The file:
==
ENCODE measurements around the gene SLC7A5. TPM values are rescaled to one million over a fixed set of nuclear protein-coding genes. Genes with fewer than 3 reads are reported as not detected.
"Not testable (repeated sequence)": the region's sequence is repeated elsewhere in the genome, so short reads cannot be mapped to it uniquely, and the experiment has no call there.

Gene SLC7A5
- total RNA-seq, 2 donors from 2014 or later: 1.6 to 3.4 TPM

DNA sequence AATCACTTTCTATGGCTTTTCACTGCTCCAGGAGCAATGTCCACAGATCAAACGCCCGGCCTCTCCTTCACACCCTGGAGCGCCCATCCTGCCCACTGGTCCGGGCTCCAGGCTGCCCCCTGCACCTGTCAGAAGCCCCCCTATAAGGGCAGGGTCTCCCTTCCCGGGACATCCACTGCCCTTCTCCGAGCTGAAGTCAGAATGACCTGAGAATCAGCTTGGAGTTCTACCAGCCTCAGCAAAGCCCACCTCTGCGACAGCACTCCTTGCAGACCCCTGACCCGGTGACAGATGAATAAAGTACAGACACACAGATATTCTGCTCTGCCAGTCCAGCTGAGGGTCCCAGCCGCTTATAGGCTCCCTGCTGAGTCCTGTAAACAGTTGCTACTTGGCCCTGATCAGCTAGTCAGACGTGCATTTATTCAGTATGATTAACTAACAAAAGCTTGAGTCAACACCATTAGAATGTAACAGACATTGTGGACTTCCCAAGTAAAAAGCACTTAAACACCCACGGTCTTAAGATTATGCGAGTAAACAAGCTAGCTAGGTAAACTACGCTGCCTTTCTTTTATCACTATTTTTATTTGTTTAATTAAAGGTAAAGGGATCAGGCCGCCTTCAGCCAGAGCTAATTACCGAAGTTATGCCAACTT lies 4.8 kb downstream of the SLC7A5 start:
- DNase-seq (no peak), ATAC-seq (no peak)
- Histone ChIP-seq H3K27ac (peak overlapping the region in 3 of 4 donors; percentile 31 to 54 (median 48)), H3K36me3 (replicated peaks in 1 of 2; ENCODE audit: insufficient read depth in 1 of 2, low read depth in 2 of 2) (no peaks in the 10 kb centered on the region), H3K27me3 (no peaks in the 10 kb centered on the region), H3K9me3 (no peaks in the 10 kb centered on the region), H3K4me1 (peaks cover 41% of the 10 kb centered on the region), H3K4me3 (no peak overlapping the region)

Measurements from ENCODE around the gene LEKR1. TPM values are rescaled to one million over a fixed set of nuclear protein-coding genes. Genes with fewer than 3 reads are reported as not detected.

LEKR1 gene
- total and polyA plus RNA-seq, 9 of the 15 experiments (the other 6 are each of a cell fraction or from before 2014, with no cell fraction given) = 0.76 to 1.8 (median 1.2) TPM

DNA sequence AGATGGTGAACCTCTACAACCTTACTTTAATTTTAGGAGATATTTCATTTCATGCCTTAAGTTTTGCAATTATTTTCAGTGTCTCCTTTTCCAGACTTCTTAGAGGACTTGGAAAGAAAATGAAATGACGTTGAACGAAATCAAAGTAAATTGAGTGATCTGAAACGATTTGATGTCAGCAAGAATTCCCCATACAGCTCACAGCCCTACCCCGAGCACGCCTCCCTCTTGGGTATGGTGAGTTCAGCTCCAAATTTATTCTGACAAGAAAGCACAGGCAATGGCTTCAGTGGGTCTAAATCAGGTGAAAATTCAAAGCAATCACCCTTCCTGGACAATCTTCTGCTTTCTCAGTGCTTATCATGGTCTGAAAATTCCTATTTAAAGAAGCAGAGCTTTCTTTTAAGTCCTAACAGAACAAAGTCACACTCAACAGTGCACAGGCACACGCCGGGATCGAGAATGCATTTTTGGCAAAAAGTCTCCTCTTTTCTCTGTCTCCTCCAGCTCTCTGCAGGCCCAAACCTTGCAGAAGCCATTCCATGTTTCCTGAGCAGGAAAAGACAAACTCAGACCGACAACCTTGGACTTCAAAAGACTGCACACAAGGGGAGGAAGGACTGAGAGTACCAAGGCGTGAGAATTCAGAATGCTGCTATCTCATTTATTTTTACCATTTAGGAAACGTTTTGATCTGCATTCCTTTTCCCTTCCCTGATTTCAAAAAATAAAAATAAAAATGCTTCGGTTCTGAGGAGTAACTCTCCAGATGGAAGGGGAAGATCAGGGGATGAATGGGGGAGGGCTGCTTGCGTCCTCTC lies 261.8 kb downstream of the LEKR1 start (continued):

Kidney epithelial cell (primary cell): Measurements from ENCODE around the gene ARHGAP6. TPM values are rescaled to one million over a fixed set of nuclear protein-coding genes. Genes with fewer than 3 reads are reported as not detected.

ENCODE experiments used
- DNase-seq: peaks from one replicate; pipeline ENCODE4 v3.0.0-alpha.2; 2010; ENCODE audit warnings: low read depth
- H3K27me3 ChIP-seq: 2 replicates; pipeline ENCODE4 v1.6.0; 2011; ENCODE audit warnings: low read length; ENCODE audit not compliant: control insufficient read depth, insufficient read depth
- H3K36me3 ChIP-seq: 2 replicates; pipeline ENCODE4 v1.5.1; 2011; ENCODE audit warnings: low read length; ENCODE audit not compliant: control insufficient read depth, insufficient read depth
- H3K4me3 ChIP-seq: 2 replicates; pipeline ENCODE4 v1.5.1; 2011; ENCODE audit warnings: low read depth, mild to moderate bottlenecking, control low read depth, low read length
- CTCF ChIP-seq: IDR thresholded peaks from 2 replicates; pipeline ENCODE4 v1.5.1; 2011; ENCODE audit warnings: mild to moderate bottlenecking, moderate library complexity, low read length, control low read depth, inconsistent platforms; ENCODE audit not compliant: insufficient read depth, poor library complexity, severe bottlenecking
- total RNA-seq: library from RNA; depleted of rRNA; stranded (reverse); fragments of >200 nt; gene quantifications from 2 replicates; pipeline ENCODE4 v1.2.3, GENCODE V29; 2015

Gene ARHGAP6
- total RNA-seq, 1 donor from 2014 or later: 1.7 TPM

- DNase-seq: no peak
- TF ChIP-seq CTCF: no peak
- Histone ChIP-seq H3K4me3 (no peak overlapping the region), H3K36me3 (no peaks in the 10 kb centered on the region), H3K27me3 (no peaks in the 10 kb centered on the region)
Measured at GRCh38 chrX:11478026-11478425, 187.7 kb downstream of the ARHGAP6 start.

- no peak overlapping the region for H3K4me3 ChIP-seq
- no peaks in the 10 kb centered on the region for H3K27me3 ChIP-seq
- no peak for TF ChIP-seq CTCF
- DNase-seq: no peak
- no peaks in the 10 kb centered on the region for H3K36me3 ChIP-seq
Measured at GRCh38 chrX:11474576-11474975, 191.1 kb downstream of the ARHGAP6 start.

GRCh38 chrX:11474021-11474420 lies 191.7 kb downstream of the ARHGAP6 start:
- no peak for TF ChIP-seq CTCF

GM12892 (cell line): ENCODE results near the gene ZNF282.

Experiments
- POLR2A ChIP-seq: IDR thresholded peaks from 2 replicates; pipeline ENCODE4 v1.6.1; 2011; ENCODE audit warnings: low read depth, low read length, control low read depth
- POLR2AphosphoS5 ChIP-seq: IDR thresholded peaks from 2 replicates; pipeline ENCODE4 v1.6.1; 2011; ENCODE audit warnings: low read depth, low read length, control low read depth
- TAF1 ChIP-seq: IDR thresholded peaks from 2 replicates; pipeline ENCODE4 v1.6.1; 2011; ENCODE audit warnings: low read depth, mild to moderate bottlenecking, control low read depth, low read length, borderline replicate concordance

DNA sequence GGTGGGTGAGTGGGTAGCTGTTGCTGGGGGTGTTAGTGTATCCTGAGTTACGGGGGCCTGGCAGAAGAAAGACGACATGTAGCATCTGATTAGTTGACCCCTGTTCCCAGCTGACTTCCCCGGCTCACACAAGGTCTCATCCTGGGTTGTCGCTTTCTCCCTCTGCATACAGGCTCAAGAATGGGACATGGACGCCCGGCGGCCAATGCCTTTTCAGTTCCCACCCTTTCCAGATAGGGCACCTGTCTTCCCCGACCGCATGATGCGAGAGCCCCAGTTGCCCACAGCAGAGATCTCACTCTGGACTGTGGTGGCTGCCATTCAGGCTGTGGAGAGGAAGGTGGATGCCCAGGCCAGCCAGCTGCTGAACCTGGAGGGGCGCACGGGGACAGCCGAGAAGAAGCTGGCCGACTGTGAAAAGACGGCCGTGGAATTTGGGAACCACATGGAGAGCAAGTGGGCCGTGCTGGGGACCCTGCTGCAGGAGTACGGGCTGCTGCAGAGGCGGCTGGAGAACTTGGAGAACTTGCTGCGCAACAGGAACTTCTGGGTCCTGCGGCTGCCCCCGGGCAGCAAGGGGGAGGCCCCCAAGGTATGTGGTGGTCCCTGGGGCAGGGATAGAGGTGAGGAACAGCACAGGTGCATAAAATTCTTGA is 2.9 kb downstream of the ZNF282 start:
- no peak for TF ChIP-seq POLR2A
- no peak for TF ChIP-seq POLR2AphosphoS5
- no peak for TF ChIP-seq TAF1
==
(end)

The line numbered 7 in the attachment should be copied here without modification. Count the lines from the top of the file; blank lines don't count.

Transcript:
- Histone ChIP-seq H3K27ac (peak overlapping the region in 3 of 4 donors; percentile 31 to 54 (median 48)), H3K36me3 (replicated peaks in 1 of 2; ENCODE audit: insufficient read depth in 1 of 2, low read depth in 2 of 2) (no peaks in the 10 kb centered on the region), H3K27me3 (no peaks in the 10 kb centered on the region), H3K9me3 (no peaks in the 10 kb centered on the region), H3K4me1 (peaks cover 41% of the 10 kb centered on the region), H3K4me3 (no peak overlapping the region)